Back to that work clearing unexploded weapons from sites on the Big Island. According to news accounts, the work is being done by a local company, Environet Inc.
It seems that one person’s dangerous unexploded bullets and bombs are another person’s gold mine.
According to the federal government site, www.usaspending.gov, Environet and its joint ventures have been awarded over $59 million in defense contracts since 2000, including $9.9 in FY 2011, $23.7 million in FY 2010 and $14 million in FY 2009, most for ordnance removal activities in Hawaii.
The company is a partner in ALE Environet JV LLC, a joint venture with Alu Like Enterprises, and Dawson Environet JV, a joint venture with Dawson Technical LLC.
According to state business registration records, Dawson Technical is managed by Hawaiian Native Corporation, controlled by the family of Beatrice “Beadie” Dawson.
The companies have benefited from so-called “set-asides” to benefit Native Hawaiian and women-owned companies, and as a result have landed many of the federal contracts that formerly went to mainland corporations.
Environet is owned by Joe Pickard, a familiar name around these parts. Here’s some of this background.
There was a mention here in November 2004 regarding Mufi Hannemann’s transition team.
Transition team member Joe Pickard gave $4,000 to the Hawaii Republican Party, according to a search of FEC records, and $2,000 to the Bush-Cheney campaign (with another $2,000 to Bush-Cheney from his wife). Again, on the other hand, Pickard contributed $500 to Democrat Ed Case, while both Pickard and his wife appear to have given the maximum allowed to Abercrombie this year ($2,000 each for both the primary and general). A $2,300 contribution to Lingle’s 2002 campaign was also recorded from Pickard’s wife.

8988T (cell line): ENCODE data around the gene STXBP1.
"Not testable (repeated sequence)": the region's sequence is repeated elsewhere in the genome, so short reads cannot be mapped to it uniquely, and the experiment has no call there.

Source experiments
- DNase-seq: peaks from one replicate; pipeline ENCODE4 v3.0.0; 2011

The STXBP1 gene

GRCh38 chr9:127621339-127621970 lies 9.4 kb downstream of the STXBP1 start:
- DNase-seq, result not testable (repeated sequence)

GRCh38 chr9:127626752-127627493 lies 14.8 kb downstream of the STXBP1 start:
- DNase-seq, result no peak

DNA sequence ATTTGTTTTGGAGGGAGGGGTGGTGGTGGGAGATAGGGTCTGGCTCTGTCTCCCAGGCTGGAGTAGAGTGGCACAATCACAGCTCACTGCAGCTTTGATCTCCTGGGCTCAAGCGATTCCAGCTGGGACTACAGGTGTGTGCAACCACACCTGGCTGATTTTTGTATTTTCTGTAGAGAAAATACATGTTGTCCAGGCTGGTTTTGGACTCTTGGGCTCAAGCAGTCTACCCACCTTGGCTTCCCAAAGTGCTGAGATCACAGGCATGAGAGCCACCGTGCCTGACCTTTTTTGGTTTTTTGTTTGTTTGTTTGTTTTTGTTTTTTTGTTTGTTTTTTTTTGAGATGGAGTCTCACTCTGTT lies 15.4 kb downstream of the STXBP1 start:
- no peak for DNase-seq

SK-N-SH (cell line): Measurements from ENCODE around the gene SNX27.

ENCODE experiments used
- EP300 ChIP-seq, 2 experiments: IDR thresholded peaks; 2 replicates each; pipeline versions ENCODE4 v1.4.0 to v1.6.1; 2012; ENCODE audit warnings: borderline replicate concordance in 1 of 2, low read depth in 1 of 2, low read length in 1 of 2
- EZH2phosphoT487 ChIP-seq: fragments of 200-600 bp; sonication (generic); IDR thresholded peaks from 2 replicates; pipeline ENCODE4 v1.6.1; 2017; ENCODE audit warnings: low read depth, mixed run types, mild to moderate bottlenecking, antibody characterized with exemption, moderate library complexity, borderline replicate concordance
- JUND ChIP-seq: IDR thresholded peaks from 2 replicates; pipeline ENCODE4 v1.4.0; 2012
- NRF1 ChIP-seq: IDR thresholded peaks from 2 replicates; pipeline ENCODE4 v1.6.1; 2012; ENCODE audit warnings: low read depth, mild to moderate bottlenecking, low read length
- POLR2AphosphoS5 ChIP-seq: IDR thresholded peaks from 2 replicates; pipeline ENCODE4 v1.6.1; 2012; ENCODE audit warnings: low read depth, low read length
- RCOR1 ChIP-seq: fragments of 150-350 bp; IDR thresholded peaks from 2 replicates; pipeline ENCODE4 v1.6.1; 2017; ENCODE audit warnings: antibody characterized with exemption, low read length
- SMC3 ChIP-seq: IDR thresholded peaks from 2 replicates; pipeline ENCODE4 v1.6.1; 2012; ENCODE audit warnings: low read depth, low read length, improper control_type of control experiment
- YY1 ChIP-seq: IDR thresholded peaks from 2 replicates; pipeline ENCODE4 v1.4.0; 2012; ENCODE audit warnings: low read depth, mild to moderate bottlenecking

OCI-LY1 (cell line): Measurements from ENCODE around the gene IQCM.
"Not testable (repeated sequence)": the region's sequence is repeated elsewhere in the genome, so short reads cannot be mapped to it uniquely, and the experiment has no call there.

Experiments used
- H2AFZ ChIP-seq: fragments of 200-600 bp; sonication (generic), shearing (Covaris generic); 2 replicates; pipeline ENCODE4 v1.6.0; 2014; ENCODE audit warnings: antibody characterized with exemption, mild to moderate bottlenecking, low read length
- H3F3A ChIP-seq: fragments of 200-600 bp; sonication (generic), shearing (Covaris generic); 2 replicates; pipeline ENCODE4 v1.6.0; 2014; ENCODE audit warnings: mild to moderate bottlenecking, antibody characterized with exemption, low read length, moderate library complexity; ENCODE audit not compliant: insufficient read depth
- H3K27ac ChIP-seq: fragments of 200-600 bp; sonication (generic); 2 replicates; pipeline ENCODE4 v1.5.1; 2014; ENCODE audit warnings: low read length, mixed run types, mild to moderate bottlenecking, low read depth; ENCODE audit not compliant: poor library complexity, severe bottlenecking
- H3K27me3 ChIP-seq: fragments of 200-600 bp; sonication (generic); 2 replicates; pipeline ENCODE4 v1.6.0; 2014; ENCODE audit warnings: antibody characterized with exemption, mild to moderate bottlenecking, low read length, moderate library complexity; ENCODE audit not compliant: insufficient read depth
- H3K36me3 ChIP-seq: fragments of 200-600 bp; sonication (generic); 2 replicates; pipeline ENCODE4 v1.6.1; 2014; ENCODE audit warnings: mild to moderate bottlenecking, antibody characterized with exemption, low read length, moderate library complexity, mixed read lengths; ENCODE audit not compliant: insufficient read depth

Here’s something I posted in September 2005:
Thanks to Star-Bulletin reporter Crystal Kua for her story today on the quiet switch that resulted in Community Planning & Engineering being included as a subcontractor under the city contract for a key mass transit study. Kua reports public relations pro Kitty Lagareta, a key ally of Gov. Linda Lingle, is questioning the company’s last minute inclusion in the deal. And well she should.
Kua’s story fails to present enough background or perspective to appreciate why this is an issue. She describes Joe Pickard, president of Community Planning, as “Hannemann’s friend and political supporter.” True enough, but there’s more to the picture.
Pickard first entered the public spotlight a decade ago when he rode a wave of developer support in an unsuccessful attempt to unseat then-City Councilman Steve Holmes, a strong environmentalist who had earned the ire of developers and other corporate interests.